Since 2011, Emily Austin has built a loyal readership at The Waiting, her blog on parenting and motherhood. Emily’s personality and humor have helped her carve out her own corner of the web among thousands of family blogs. Through blogging, she has built a community of readers and colleagues, and eventually landed a position as a paid blogger and social media manager — transforming a hobby into a full-time career. I chatted with Emily about the evolution of The Waiting and her growth as a blogger.
What were your goals when you launched your blog?
Am I allowed to say that I didn’t have a goal other than to post once a week? I wish I had some inspirational story about how I had planned to write my magnum opus and find a cure for cancer by blogging, but I don’t. I just wanted to write. I don’t have a stellar track record for sticking with things, either. I have a thrice-played guitar, an unused set of fancy watercolors, and an ungodly amount of half-read books to prove it, so I didn’t know if the whole blogging thing would last more than a few months. Much to my surprise, it did. Blogging just works for me. If I need to step away from it for a period of time, I can always come back and pick up where I left off.
How have you (and the blog) evolved since then?
The Waiting was born when I found out I was pregnant. During my pregnancy and the first year or so of my daughter Cee’s life, many of the posts I wrote were exercises in teasing out order in the unknowns of my life. My blog was a space where I could process the concurrent feelings of happiness and misery that I experienced as a new parent. Reading them now, those posts seem a little unpolished, but I love them because I was essentially writing for myself. The folks reading my blog weren’t an audience; they were friends.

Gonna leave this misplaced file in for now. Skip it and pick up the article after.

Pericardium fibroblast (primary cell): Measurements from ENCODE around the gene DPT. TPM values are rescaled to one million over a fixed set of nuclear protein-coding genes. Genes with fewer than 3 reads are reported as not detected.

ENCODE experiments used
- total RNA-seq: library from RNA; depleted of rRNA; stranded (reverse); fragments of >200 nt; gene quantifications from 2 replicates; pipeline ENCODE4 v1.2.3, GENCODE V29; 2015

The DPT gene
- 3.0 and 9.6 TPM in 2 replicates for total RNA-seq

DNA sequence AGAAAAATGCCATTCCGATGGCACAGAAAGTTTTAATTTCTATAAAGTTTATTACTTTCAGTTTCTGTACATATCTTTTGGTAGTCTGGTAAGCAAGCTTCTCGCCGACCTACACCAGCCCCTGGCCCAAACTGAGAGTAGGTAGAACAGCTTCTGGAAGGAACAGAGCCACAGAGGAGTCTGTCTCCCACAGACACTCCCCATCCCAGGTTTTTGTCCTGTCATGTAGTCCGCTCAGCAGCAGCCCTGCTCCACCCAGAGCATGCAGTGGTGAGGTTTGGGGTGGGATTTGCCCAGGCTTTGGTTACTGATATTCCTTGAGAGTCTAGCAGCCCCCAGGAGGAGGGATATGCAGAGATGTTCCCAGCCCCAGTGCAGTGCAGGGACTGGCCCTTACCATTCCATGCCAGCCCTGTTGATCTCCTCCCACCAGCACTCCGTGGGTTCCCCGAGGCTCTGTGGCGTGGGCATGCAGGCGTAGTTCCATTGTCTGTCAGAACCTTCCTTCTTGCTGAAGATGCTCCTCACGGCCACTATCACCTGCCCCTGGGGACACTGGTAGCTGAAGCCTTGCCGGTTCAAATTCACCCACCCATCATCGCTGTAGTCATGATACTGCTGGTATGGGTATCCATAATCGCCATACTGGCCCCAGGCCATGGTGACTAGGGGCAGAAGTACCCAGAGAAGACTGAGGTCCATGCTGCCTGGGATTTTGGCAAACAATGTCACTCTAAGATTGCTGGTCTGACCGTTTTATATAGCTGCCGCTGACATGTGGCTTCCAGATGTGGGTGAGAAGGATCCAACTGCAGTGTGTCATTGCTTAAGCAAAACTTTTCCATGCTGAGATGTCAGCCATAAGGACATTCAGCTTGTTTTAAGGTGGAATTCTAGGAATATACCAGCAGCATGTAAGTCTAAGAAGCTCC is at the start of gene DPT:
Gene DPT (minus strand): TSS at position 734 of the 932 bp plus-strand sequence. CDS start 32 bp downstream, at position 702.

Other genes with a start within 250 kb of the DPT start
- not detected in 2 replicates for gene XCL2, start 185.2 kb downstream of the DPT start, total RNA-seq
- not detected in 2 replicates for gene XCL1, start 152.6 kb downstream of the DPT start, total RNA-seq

Everymom perspective: “I try to write posts that are relatable. I don’t want anyone to feel excluded when they read my blog. My philosophy is that even though we may choose to raise our kids differently, we all hurt the same when we step on a Lego in the middle of the night.”
I learned a lot about myself during those writing therapy sessions. While I still write soul-searchy posts and “grandmother posts” — named after the only people I can imagine would be interested — I now focus on writing from the Everymom perspective. This works well for me because as my readership and my daughter have grown, I’m a lot more guarded than I used to be about sharing the details of my life.
As we grow as bloggers, we learn that blogging isn’t just about publishing posts — it involves being part of a wider community. What were the first steps you took to build your online presence and expand this into something more?